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George Scott

George Scott was an African American man born between 1873 and 1879. In 1898, he worked as a farm hand for William Scroggins 2.5 miles east of Adairville, Kentucky (a small town in southern Kentucky, bordering Tennessee). There is little extent information about Scott. Accounts of his life and his work have been drawn from newspapers at the time.

Based on newspapers’ conflicting accounts, on the morning of June 1 1898, Hattie Scroggins (William Scroggins’ wife) either accused Scott of making an “indecent proposal to her” or attempted assault. Following this incident, William Scroggins took a shotgun and chased Scott from the area, firing at him twice. These shots hit Scott in the back without serious injury. Scott escaped in the direction of Springfield, Tennessee, 12 miles south of Adairville. Late that afternoon, he was captured near Springfield and taken to jail there.

On the afternoon of June 2, Scott was moved to the jail in Russellville, Kentucky. According to The Nashville American, “[I]t had been explained to him that he would be much safer [in Russellville], as he could be shipped to Bowling Green or Louisville should a mob attempt to lynch him.” On June 3, The Nashville American stated that, “Scott denies the whole affair in toto,” however his claim of innocence was discounted by local white newspapers.  On June 4, 1898 The Daily Kentuckian stated that the lynching of George Scott was probable.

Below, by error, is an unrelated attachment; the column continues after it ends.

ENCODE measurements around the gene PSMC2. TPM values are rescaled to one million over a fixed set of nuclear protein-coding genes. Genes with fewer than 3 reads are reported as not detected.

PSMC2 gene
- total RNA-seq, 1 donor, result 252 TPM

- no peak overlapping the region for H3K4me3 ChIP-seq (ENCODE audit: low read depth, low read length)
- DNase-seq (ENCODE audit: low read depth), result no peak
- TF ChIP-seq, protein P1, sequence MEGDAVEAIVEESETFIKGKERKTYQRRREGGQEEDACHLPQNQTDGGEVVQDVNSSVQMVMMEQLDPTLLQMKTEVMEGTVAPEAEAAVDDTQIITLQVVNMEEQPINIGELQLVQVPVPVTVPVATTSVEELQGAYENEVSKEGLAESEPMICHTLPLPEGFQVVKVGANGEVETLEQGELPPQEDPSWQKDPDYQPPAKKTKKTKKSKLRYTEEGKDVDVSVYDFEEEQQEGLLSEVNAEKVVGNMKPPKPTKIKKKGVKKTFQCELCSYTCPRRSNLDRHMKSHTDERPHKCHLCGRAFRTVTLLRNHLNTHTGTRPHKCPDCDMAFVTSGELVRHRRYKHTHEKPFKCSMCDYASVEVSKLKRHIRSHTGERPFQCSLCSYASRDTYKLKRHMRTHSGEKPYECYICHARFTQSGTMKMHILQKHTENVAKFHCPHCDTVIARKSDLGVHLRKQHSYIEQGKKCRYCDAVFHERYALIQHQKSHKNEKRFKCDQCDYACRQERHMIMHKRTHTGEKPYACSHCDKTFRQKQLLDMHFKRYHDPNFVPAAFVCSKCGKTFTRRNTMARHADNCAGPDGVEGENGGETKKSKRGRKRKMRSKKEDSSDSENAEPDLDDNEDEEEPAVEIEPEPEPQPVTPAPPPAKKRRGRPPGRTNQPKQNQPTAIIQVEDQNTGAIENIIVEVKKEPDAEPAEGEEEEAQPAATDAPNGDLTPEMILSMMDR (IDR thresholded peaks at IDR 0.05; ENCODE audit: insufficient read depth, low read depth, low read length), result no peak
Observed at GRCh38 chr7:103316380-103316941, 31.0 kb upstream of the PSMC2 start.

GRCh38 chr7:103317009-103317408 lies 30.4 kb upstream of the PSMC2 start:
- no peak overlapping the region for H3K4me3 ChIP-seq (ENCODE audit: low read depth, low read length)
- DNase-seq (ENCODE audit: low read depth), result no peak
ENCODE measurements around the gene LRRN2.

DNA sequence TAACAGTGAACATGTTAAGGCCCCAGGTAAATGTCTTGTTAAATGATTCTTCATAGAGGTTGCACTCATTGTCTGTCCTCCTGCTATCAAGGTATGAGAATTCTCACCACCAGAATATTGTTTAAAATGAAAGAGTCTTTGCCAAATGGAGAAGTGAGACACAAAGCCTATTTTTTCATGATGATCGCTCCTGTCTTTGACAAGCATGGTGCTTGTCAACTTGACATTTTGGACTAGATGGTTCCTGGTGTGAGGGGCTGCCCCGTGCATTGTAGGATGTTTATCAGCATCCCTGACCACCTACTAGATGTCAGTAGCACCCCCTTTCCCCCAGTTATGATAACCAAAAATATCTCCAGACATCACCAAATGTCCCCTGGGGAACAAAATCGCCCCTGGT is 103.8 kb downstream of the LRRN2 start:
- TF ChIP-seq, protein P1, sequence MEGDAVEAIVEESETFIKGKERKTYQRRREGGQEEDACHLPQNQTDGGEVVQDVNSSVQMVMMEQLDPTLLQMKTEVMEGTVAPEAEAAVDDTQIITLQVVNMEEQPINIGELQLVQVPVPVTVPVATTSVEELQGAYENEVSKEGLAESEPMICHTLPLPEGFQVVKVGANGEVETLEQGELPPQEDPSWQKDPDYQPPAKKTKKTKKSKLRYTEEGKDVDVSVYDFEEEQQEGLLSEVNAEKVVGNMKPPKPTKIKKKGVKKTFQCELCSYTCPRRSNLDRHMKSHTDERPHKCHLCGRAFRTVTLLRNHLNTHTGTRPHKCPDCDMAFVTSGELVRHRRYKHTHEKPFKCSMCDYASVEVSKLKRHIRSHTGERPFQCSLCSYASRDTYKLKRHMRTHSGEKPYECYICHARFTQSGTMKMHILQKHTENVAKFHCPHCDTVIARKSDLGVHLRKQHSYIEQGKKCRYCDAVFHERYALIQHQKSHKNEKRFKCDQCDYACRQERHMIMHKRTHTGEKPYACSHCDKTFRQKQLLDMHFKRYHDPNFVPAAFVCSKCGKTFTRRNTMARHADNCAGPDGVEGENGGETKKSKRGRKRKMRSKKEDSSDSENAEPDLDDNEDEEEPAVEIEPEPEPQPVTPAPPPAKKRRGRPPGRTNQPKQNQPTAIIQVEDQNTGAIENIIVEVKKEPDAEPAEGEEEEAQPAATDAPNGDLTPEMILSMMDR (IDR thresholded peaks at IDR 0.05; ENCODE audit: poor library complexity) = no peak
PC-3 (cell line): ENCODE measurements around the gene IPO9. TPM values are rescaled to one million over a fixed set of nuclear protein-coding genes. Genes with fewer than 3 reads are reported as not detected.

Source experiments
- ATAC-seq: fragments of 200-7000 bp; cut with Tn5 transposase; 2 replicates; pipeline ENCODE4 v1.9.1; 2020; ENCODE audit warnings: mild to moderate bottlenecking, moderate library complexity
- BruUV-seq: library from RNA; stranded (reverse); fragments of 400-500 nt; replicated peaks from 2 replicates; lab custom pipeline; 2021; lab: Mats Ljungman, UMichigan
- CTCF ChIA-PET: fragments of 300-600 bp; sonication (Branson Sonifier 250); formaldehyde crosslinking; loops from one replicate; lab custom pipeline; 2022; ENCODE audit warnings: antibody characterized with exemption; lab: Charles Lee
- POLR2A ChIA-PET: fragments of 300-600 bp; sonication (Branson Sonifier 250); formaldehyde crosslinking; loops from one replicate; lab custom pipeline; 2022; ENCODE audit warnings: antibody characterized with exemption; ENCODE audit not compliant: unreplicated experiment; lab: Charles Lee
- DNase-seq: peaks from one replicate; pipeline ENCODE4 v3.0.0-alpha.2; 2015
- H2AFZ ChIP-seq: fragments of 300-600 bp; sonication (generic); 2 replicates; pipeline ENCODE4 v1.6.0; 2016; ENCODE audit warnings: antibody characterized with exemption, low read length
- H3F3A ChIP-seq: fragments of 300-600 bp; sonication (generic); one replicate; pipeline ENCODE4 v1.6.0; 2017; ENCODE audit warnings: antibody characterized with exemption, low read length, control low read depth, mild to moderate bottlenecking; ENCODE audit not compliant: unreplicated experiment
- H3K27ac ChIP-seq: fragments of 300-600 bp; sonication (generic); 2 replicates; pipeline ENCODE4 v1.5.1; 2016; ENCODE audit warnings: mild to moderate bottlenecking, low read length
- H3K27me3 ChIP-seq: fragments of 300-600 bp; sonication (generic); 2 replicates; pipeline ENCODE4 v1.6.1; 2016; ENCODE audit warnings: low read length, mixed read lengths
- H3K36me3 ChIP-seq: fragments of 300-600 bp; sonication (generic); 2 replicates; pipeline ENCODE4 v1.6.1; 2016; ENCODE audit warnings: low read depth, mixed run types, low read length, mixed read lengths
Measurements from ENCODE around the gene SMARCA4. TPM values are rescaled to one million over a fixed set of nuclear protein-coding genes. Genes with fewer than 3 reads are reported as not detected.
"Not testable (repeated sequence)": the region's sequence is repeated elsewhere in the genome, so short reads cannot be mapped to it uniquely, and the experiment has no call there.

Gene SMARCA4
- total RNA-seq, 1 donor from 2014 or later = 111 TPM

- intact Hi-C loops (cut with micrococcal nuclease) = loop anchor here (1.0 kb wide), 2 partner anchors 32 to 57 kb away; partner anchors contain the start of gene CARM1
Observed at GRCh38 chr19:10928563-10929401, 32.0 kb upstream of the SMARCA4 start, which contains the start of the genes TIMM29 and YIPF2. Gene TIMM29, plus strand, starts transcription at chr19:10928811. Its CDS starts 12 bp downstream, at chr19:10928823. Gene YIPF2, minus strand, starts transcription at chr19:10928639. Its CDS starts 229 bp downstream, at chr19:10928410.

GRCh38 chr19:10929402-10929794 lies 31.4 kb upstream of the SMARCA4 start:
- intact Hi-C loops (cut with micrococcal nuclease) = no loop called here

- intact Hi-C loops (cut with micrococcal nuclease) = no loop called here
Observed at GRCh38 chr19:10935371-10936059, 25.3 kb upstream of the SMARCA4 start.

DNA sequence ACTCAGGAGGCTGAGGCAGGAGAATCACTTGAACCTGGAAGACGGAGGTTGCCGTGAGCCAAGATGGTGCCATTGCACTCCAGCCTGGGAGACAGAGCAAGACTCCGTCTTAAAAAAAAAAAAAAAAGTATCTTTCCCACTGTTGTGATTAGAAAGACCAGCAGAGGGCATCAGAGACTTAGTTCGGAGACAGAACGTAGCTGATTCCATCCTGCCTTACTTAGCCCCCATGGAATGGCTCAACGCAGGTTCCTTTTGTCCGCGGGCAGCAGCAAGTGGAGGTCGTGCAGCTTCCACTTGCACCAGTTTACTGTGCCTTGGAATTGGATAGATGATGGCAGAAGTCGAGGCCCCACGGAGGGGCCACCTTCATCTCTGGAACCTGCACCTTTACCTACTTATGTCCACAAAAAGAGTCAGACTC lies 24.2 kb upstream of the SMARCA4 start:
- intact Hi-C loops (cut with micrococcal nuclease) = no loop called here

Three weeks later, on midnight after June 25, an armed mob of 50 to 60 men presumably from Adairville came to the Russellville jail and demanded entrance. Jailer Price opened the door and gave the mob the keys to Scott’s cell. The Earlington Bee reported that the mob may have cut the phone or telegraph wires to the jail before it arrived. Scott was driven about a mile from the courthouse and then hanged on a cedar known as the “Proctor Tree,” and shot four times. This is the spot where two men had been hanged a year and a half before.

According to the Louisville Courier-Journal, “A few members of the mob were masked, but the majority were not disguised. The jailer failed to recognize any of them.” In an inquest the following morning, The Lexington Herald-Leader states, “[N]othing leading to the identification of any member of the mob was found out.” Following the lynching, no known actions were taken against the mob.

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